Forum: Ruby on Rails Reading MySQL rows

Announcement (2017-05-07): www.ruby-forum.com is now read-only since I unfortunately do not have the time to support and maintain the forum any more. Please see rubyonrails.org/community and ruby-lang.org/en/community for other Rails- und Ruby-related community platforms.
3b1daae9f655c5dba51ff1cdf03f1bef?d=identicon&s=25 Martin Stabenfeldt (Guest)
on 2006-04-11 18:36
(Received via mailing list)
Hi there,

I´m having difficulties reading the content of some rows in my database.
Tried to use some of the code at page 221 in the pickaxe, but didn´t
make it work.

The SQL query works fine directly against the database.
  mysql> select id, count, company from users where name = "martin";
+----+-------+------------+
| id | count | company |
+----+-------+------------+
|  1   |     0   |                  |
+----+-------+------------+



def count(number)
   puts "count() reached!\n user is #{@username} "	 # this works

   userdata = User.find_by_sql("select id, count, company from users
where name = '@username' ")
   account = userdata[0]
   puts "account-id: #{@account.id}"  	# empty
   puts "the name of the company is: #{@account.company}, count #
{@account.count}\n" 		# empty

end

How do I collect the content of the id, count and company field to
variables?


I´m very grateful for all help I can get!

--
Best regards,
Martin Stabenfeldt_______________________________________________
Rails mailing list
Rails@lists.rubyonrails.org
http://lists.rubyonrails.org/mailman/listinfo/rails
9ab183bb240ffd3a3966d5a615b4bdeb?d=identicon&s=25 Philip Ross (Guest)
on 2006-04-11 19:19
(Received via mailing list)
Martin Stabenfeldt wrote:

> end
Your last two puts lines reference @account, but the line before assigns
to account. @account will be nil unless assigned already in the current
object.

Also, the SQL sent to the database will currently contain the literal
string "@username" as the name rather than the contents of @username.
The best way to pass parameters to the database is with one of the
following two techniques:

userdata = User.find_by_sql(["select id, count, company from users where
name = ?", @username])

userdata = User.find_by_sql(["select id, count, company from users where
name = :name", {:name => @username})


--
Philip Ross
http://tzinfo.rubyforge.org/ -- DST-aware timezone library for Ruby
3b1daae9f655c5dba51ff1cdf03f1bef?d=identicon&s=25 Martin Stabenfeldt (Guest)
on 2006-04-11 20:59
(Received via mailing list)
Hi,

On Apr 11, 2006, at 7:14 PM, Philip Ross wrote:
>> end
> userdata = User.find_by_sql(["select id, count, company from users
> where name = ?", @username])
>
> userdata = User.find_by_sql(["select id, count, company from users
> where name = :name", {:name => @username})

Thanks!

I tried with this:

    userdata = User.find_by_sql(["select id, sendt, company from
users where name = ?", @username])

   @account = userdata[0]
   puts "id is: #{@account.id}, sendt: #{@account.sendt}}"

How should I write it to make puts print the right id and sent values?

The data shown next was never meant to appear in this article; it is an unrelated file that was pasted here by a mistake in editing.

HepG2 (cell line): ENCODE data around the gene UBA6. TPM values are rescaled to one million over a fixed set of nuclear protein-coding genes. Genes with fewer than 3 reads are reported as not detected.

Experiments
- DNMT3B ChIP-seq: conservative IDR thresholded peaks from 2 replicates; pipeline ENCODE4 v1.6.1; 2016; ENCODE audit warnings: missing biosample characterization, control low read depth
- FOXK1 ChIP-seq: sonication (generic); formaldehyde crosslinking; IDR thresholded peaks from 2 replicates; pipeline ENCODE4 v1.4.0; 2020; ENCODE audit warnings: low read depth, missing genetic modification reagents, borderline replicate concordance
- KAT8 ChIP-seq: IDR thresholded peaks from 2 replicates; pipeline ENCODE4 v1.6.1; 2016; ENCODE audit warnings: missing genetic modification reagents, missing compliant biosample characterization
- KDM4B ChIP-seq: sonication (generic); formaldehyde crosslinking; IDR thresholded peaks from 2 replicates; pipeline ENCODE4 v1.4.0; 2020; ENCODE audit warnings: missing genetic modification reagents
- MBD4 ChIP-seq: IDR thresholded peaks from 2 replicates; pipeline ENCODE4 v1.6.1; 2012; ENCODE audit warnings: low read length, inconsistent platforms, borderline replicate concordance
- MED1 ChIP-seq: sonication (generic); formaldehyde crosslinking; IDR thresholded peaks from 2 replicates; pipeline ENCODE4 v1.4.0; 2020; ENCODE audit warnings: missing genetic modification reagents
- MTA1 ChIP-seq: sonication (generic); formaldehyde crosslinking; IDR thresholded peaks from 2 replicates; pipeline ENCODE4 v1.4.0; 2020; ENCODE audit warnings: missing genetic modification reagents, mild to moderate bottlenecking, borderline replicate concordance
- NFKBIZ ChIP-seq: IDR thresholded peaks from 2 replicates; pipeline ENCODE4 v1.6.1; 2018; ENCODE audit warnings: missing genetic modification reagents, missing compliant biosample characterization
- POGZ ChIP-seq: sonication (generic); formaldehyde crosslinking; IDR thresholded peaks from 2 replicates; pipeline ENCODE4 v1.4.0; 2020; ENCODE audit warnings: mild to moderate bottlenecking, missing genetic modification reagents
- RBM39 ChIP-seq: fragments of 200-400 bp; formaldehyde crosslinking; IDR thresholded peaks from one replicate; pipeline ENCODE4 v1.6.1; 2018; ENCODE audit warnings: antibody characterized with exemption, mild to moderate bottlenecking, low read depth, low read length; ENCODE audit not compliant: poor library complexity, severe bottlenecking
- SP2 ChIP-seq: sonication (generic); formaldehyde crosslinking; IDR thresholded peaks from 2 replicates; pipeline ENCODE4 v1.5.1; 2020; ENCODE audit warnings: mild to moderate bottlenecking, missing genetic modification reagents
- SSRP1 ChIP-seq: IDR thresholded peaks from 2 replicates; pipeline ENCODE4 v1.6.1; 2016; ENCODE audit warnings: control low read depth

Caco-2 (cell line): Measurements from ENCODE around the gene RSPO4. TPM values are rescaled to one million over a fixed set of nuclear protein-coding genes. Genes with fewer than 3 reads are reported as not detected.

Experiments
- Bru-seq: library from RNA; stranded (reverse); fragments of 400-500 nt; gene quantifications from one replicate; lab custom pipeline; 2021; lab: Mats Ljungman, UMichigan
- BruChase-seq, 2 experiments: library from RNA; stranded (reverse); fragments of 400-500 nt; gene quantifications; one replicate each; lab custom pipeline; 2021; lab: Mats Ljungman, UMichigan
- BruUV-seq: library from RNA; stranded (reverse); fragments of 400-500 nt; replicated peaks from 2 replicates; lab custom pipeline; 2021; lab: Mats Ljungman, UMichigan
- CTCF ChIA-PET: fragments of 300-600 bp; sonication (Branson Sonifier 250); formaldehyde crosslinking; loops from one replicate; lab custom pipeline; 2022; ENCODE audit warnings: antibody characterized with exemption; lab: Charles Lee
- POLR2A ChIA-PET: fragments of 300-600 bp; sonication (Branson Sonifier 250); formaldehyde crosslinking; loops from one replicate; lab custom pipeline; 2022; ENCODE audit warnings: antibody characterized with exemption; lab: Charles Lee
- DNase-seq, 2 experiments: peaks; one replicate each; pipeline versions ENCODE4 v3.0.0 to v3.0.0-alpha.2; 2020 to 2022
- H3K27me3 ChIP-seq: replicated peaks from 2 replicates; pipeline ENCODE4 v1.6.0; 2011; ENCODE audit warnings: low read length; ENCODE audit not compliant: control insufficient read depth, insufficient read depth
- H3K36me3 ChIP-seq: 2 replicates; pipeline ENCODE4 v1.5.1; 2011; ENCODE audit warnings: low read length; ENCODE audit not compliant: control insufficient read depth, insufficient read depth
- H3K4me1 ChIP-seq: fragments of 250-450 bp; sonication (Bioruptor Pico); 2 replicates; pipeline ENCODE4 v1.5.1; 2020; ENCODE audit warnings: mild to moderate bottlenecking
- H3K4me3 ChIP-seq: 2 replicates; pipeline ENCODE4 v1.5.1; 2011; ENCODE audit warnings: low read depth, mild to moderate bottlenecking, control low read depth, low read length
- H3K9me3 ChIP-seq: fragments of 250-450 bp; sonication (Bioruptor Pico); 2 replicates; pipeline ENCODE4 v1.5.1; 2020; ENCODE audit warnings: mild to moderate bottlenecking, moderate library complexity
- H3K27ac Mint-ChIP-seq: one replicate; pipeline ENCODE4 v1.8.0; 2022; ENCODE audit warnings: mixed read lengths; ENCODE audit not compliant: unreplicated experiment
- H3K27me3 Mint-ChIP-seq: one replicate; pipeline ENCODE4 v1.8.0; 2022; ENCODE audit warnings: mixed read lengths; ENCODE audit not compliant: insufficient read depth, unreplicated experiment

Thanks again!

--
Regards,
Martin Stabenfeldt
3b1daae9f655c5dba51ff1cdf03f1bef?d=identicon&s=25 Martin Stabenfeldt (Guest)
on 2006-04-11 21:05
(Received via mailing list)
Hi,

On Apr 11, 2006, at 8:57 PM, Martin Stabenfeldt wrote:
>>> {@account.count}\n"         # empty
>>
>    userdata = User.find_by_sql(["select id, sendt, company from
> users where name = ?", @username])
>
>   @account = userdata[0]
>   puts "id is: #{@account.id}, sendt: #{@account.sendt}}"
>
> How should I write it to make puts print the right id and sent values?

I forgot to mention the most important detail, @account.id and
@account.sendt is still empty. :)

Sorry for not getting it right in the first email!

Regards,
Martin
9ab183bb240ffd3a3966d5a615b4bdeb?d=identicon&s=25 Philip Ross (Guest)
on 2006-04-12 11:11
(Received via mailing list)
Martin Stabenfeldt wrote:
> I forgot to mention the most important detail, @account.id and
> @account.sendt is still empty. :)

I'm not sure what the problem is here. There's an extra close brace at
the end of your puts line, but this shouldn't be causing any problem.

Perhaps you could try putting the following line in after running the
query to see what is returned:

puts userdata.inspect


--
Philip Ross
http://tzinfo.rubyforge.org/ -- DST-aware timezone library for Ruby
5d15c6821f3c3054c04b85471824ba7c?d=identicon&s=25 Richard Williams (Guest)
on 2006-04-12 13:08
(Received via mailing list)
On Tuesday, April 11, 2006, at 6:33 PM, Martin Stabenfeldt wrote:
>+----+-------+------------+
>   account = userdata[0]
>I�m very grateful for all help I can get!
>
>--
>Best regards,
>Martin Stabenfeldt_______________________________________________
>Rails mailing list
>Rails@lists.rubyonrails.org
>http://lists.rubyonrails.org/mailman/listinfo/rails

You should be able to do something like this:

   userdata = User.find_by_name(:first, @username)

The "by_name" compares @username with your "name" column.  All columns
are returned.  Then you examine columns like: "userdata.company".


I think your orginal query will work if you change it slightly.

   userdata = User.find_by_sql("select id, count, company from users
where name = '#{@username}'".
This topic is locked and can not be replied to.